Thursday, March 27, 2008

Ben Franklin Report: Questions, Questions Everywhere

Unfortunately, due to the arcane nature of economic measurements and a desire on the part of the elite to remain elite, there is an entire market around attempting to provide answers to clients and predict near- and long-term economic phenomena. So, in an effort to help you from wanting to go spend money on overpriced financial services, here are some questions you may be asking, and some answers.

  • How much will this crisis cost the economy in the long term? According to JP Morgan Chase, the overall costs could be as much as $1.2 trillion.
  • How is the crisis being felt in other markets? Europe's economy is resilient against the contagion, thanks to the rising Euro and sound monetary policy of keeping interest rates stable, which, in turn, draws available capital into the Eurozone. Head of the European Central Bank President, Jean-Claude Trichet remains skeptical if the worst has yet to come. Canada's CIBC still is working through at least $25 billion in exposure to monoline insurers.
  • Is there more unwinding yet to happen in bad loans? The simplest way to answer this would be to say, "Yes." However, as details are still emerging about the prevalence of home equity loans, or other liens placed on homes in addition to the traditional first lien, mortgages, there is still a lot of red ink to be spilled.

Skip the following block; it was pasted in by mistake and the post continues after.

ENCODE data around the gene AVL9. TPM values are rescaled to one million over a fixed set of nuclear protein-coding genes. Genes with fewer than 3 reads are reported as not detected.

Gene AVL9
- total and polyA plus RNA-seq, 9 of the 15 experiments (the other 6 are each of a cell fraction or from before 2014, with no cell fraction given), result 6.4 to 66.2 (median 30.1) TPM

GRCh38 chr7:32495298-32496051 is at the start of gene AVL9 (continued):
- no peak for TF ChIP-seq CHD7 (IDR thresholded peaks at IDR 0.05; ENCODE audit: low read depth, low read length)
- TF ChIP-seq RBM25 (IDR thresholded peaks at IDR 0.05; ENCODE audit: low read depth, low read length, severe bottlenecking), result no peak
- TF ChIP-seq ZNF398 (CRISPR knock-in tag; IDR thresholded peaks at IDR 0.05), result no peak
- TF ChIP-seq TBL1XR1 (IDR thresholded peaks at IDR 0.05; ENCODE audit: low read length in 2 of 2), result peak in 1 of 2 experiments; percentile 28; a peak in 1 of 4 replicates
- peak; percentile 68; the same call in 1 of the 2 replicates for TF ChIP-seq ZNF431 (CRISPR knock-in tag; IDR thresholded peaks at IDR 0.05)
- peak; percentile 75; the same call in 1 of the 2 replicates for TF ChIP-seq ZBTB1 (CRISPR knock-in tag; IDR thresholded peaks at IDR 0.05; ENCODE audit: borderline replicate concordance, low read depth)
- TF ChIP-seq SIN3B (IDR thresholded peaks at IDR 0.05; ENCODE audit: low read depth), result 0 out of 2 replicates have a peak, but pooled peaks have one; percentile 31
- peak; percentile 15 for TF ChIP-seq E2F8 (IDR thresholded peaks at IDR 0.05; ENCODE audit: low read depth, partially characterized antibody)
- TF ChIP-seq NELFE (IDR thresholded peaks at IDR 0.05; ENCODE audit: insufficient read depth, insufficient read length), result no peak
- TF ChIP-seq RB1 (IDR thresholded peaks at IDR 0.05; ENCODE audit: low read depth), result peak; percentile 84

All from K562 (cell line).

• Is the stock market going to be a viable investment anytime soon? Perhaps, but not for the next few years. In the cyclical nature of business, the stock market traditionally sours for a decade after a decade of strong trading. So if this trend continues, the market will probably not begin to make lasting gains until approximately 2012.
  • With increasingly visible protests against financial corporations receiving bailouts from the Federal Government, are there any other potential targets of popular discontent? As all politics are local, one need look no farther than the financing of your local Wal-Mart. Does your local community allow 'tax increment financing?'
  • The employment outlook is souring, but was there any good news in the latest batch of GDP data? Not really, almost every number on the page is down in comparison to the quarter before, with a very precipitous drop in government spending. Also of note, exports are declining at the same time as imports are decreasing, which is a reflection of real consumer spending. Also of note, the value of real residential fixed investments, that of houses and such, fell by 25.2%.
  • With all of the concerns about moral hazard, is there really a bad way to intervene in the marketplace? Yes, there is. For instance, pushing Fannie and Freddie into buying bad loans and then holding more capital in reserve against this new volume of bad loans. Businesses and executives that made bad decisions need to face the consequences of their decisions. The government has enough work to do to get its own house in order. I'm not alone in thinking that with this bailout will come a spiraling dollar.

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